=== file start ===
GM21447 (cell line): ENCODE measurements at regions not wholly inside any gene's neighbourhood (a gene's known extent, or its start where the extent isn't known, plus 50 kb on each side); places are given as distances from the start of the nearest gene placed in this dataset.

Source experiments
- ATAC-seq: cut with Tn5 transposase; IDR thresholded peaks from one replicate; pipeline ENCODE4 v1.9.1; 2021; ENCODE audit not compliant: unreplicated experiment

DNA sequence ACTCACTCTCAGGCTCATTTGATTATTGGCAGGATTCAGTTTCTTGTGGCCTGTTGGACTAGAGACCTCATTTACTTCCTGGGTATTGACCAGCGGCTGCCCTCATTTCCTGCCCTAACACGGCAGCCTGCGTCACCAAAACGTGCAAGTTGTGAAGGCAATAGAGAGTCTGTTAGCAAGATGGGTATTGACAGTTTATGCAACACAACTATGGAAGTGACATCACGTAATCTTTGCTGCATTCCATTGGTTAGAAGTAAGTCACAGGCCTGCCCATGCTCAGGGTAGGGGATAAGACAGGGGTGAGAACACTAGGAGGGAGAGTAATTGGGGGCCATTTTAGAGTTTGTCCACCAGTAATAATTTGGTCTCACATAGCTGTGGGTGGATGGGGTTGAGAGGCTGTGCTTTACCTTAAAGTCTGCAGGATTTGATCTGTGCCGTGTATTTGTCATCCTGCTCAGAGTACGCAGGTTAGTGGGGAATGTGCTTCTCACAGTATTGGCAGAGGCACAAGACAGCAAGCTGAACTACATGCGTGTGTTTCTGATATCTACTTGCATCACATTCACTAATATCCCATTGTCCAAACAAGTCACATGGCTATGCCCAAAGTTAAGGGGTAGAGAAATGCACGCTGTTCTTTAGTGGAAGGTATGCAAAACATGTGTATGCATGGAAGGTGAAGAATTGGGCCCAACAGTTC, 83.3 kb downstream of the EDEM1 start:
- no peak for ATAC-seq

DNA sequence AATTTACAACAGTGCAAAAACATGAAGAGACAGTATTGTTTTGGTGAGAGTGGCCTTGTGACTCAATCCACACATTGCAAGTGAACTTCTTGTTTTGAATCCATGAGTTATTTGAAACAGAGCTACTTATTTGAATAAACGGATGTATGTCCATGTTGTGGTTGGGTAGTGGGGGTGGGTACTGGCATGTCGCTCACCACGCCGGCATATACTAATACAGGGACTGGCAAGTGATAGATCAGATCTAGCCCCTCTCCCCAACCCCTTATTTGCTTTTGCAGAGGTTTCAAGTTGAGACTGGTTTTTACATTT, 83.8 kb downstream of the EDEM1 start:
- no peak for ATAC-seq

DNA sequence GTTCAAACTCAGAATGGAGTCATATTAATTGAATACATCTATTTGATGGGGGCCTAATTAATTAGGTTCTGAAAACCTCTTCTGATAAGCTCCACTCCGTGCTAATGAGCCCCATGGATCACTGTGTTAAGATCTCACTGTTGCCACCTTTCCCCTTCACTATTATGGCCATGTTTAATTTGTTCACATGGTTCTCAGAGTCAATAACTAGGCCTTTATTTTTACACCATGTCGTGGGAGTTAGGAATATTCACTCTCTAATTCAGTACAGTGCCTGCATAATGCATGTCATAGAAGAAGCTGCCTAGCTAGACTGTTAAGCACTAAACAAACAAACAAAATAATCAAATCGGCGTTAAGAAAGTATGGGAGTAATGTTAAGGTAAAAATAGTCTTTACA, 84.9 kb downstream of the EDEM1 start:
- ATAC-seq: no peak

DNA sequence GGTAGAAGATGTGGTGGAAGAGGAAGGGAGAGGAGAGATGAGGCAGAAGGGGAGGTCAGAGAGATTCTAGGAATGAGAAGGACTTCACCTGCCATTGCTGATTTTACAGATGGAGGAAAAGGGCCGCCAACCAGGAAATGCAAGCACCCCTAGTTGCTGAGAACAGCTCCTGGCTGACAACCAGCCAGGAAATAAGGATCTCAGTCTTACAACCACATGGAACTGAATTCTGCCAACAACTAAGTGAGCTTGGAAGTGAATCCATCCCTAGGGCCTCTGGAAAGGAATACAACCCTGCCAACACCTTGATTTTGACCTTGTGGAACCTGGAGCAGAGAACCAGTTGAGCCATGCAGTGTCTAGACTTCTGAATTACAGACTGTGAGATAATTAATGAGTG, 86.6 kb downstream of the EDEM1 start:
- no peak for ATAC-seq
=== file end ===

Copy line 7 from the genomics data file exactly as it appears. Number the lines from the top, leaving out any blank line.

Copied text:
- no peak for ATAC-seq